Latest Blog Posts


Deep Learning – Stories of impact

Over the past few years an increasing number of New Zealand schools have become involved in New Pedagogies for Deep Learning (NPDL). NPDL is a global collaboration of more than 1,400 schools in seven countries, seeking ways to transform teaching and learning approaches, and provide the conditions that will facilitate deep learning. The challenge of
Two boys sit at a table looking at a computer screen

Time to get real with reporting

How relevant is a six-monthly report by the time it gets home? Adapting assessment practices to gather evidence of 21st Century outcomes/skills is becoming urgent! Providing timely personalised feedback to students which lets them monitor their own progress and develop self-regulatory skills is becoming a high priority! Connecting with parents/whānau to develop genuine collaboration to

Transformation Theory: A theory of adult learning

Image source: Suzanne D. Williams, CC0 I am often skeptical of some of the language we use in education, and that is common in other sectors too. This includes words such as: disruption, innovation, transformation. I wonder about the human impact using these words has. How does it feel to be ‘disrupted’, to be asked

Wellbeing: What’s it about?

Image by CORE Education, all rights reserved. Wellbeing everywhere Wellbeing has permeated every facet of our social psyche. It’s in vogue, a fashionable word, possibly even overused. A bit like resilience, but that’s a word for another day. It’s even made CORE’s Ten Trends this year. Wellbeing is defined by the Oxford English Dictionary as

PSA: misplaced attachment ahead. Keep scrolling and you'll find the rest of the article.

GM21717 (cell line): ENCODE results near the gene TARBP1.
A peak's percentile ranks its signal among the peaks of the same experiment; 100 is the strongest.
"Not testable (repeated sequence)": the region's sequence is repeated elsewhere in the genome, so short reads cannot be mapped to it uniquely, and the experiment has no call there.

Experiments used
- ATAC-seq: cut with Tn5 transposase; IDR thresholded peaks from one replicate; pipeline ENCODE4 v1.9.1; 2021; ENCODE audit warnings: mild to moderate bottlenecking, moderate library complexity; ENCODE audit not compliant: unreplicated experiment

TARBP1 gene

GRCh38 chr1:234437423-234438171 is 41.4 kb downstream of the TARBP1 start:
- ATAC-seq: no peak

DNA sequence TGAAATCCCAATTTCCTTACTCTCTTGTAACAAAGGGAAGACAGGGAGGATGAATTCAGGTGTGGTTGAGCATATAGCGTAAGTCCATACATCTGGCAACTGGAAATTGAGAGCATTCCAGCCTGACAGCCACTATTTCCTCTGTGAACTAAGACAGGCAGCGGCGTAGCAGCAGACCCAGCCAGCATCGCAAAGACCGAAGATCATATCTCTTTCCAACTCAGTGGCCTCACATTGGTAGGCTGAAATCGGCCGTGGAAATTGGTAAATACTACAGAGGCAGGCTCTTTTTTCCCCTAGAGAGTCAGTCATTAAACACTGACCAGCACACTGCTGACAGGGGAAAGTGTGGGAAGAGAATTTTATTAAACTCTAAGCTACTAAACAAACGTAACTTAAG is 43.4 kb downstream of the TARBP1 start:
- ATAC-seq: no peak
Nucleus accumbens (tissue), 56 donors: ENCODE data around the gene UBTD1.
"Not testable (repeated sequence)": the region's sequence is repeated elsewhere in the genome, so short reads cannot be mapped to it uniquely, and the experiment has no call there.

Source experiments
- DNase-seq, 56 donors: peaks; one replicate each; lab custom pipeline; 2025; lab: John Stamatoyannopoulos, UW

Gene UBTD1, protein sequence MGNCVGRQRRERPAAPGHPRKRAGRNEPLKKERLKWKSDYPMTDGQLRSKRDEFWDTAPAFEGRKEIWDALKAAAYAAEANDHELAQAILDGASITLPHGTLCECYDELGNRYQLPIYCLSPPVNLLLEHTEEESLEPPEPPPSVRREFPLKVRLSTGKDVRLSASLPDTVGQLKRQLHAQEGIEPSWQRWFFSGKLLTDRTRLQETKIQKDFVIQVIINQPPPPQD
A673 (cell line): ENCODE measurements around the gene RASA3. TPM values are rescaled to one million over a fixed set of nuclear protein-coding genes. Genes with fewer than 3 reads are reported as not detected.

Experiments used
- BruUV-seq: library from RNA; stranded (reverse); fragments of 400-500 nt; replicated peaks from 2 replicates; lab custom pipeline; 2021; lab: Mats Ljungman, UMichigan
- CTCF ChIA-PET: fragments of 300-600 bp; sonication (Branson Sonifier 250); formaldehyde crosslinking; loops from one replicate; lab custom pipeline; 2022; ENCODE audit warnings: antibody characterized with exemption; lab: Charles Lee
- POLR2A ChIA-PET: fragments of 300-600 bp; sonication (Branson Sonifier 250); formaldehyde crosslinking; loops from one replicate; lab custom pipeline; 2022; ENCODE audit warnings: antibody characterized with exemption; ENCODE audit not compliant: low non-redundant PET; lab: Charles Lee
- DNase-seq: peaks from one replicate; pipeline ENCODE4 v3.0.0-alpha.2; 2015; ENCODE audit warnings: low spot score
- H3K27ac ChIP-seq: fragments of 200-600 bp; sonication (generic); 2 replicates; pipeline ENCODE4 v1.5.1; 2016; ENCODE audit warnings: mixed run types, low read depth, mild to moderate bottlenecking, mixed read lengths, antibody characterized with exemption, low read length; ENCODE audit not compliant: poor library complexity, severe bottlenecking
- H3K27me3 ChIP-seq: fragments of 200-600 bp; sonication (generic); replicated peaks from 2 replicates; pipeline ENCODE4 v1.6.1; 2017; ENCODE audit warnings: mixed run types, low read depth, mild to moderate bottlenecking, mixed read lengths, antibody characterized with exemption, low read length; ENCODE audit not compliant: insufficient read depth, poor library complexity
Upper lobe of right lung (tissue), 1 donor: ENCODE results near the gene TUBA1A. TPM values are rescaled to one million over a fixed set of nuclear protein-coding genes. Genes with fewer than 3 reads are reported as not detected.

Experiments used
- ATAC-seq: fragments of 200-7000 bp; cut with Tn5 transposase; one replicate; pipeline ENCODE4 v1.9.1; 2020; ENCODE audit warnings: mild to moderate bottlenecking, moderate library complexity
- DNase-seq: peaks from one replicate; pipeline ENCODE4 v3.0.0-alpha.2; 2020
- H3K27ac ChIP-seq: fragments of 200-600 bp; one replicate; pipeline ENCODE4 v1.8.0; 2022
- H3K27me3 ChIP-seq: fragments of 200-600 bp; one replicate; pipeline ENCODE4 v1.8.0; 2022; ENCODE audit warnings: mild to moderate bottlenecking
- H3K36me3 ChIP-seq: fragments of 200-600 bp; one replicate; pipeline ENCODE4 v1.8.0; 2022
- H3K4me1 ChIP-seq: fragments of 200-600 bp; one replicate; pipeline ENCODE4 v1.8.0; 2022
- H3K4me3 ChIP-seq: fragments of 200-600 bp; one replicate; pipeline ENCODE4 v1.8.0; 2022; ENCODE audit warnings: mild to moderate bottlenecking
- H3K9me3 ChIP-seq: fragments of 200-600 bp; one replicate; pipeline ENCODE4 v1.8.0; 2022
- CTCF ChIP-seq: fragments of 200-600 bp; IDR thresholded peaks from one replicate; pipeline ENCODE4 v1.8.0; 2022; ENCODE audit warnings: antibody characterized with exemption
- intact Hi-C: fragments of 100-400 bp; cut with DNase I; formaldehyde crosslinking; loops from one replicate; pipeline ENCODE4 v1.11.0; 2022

Rocket science

Game-based learning is a big subject, and you could go broad, or you could go deep. It means very different things to very different people. I’m thinking about just one facet of it, gaining an introduction to computer science and computational thinking through the design of games. Before we go any further, we need to

Kirirarautanga | Citizenship

Citizenship is a term that will have very different personal meanings to all of us. From the whenua we come from, to the land we live in, one thing remains the same – we’re all part of a bigger networked, global ‘village’. With easily accessible, borderless spaces online, there has never been a more important

Whakatōhenehene | Disruption

Reflective practice and lifelong learning, are fundamental dispositions for educators in Aotearoa. We are guided by a professional code which asks us to demonstrate a commitment to providing high-quality and effective teaching, to analyse and review our teaching practice, and to innovate through inquiry. While we proudly claim a world-class education system, in terms of

Auahatanga | Innovation

When Māori first made their way to Aotearoa they used a variety of innovative ways to navigate to places they’d not previously visited. Once on land, their challenge came in finding ways to meet their everyday needs using what was available in this new landscape. Over the ensuing years Māori became adept at using the

Why do Māori get their own hui again?

One of the more common questions I get asked by teachers and leaders in English-medium schools is, “How should we respond when questioned about why we are having a Māori whānau hui or a Māori celebration?” The question I assume, arises out of concern for the ‘Māori-only’ part and not for the hui or celebration

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